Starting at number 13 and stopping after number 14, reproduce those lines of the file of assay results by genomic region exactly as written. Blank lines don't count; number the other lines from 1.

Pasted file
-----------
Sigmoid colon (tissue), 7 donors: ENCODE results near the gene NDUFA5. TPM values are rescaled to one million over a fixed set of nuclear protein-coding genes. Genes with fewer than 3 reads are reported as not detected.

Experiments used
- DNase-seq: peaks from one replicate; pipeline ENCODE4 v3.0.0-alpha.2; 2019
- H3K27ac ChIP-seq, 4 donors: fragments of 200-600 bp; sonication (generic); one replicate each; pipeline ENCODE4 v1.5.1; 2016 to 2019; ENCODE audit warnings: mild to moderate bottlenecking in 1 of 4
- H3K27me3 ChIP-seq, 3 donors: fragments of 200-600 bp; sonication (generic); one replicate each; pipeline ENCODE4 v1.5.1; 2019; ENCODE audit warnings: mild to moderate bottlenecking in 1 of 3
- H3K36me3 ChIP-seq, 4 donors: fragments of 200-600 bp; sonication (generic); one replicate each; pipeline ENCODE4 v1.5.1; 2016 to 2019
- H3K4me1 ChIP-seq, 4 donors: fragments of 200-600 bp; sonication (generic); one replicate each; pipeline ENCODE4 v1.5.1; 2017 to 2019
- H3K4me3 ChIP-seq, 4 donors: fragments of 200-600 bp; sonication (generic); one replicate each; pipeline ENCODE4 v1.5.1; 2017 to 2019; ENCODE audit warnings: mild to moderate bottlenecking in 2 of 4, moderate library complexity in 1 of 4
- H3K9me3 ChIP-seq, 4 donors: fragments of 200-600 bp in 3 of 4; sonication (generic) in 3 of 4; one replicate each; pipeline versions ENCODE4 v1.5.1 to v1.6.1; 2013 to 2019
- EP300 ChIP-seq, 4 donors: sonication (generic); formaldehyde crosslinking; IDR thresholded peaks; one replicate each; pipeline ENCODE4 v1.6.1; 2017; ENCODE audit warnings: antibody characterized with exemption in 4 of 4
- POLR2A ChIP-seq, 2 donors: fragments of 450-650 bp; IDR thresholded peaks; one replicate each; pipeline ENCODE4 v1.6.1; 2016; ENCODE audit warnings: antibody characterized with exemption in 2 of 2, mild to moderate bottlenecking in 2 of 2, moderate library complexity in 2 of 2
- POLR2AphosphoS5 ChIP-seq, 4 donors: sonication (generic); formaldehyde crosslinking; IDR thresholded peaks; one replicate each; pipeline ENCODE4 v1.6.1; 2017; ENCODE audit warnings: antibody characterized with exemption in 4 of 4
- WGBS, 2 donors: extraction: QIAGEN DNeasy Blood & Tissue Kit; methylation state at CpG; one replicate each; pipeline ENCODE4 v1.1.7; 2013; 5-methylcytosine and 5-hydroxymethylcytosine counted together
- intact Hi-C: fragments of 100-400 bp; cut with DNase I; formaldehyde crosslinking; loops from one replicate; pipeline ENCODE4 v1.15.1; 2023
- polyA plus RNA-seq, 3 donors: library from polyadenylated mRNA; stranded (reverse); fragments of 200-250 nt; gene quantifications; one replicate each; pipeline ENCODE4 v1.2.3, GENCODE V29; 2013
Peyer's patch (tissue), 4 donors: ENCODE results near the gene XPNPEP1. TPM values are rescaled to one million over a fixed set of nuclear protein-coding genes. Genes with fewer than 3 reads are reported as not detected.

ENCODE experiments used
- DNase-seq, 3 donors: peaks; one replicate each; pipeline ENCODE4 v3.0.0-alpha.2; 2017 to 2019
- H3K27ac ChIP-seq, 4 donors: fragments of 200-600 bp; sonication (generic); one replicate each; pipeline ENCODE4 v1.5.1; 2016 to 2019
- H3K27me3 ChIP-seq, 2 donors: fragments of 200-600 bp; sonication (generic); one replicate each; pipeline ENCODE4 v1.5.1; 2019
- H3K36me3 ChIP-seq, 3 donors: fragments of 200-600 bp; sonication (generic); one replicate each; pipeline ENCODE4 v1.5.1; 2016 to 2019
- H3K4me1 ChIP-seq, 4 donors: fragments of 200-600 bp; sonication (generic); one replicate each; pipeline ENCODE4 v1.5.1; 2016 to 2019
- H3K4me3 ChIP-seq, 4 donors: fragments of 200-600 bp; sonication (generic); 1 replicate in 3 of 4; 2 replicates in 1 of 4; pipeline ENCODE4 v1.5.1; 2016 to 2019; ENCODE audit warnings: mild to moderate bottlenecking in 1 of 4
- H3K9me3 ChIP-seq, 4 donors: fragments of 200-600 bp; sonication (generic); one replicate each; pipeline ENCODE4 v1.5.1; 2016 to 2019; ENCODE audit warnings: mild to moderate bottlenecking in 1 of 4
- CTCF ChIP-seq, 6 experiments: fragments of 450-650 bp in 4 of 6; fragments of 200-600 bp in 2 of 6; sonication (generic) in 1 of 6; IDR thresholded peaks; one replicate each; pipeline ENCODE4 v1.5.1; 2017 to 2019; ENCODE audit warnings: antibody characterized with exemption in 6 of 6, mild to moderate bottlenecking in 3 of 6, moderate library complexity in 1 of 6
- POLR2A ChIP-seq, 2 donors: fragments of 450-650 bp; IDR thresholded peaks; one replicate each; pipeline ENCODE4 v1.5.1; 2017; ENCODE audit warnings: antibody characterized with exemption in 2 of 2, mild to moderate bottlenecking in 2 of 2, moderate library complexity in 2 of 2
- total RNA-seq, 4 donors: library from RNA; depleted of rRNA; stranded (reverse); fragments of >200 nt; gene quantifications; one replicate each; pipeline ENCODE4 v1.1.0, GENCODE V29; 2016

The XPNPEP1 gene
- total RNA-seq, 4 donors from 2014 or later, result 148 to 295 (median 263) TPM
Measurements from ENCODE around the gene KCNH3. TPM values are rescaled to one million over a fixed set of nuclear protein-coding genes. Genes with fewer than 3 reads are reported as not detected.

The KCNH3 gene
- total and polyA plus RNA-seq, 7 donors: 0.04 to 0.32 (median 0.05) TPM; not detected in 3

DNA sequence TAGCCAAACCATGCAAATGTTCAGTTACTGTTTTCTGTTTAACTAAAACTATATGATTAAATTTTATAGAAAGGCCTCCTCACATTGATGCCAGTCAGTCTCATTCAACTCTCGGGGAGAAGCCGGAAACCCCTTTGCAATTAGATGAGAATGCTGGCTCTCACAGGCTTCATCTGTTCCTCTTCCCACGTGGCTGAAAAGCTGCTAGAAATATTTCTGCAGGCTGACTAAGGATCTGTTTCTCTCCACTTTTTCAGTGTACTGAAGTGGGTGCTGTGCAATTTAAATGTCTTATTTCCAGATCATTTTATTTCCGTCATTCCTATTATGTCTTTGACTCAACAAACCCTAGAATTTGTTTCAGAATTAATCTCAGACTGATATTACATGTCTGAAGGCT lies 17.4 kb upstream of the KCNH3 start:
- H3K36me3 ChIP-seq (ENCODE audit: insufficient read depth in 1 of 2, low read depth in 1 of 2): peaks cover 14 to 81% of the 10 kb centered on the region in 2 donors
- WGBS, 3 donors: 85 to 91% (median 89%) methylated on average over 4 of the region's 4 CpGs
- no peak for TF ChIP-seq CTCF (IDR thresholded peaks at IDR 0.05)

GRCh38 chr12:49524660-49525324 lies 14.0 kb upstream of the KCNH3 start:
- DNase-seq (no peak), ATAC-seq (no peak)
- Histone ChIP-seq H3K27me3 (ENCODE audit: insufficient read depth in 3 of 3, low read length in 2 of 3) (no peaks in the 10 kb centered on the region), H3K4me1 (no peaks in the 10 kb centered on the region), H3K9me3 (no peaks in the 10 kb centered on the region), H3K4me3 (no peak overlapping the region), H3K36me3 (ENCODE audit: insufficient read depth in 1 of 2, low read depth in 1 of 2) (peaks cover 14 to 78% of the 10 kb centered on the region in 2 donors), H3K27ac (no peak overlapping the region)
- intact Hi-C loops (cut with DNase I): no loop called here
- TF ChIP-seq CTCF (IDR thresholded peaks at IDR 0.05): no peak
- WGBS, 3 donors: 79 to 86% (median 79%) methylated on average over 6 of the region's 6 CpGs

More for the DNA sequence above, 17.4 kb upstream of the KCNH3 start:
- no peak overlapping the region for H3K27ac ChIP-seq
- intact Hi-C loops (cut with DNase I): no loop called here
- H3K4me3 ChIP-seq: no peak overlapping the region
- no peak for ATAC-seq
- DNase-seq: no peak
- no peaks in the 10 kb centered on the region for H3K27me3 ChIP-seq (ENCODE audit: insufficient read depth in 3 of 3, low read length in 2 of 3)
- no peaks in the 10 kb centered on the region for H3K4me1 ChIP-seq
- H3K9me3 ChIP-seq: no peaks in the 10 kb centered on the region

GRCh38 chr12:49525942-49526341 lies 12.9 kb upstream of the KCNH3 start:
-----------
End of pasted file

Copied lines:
- WGBS, 2 donors: extraction: QIAGEN DNeasy Blood & Tissue Kit; methylation state at CpG; one replicate each; pipeline ENCODE4 v1.1.7; 2013; 5-methylcytosine and 5-hydroxymethylcytosine counted together
- intact Hi-C: fragments of 100-400 bp; cut with DNase I; formaldehyde crosslinking; loops from one replicate; pipeline ENCODE4 v1.15.1; 2023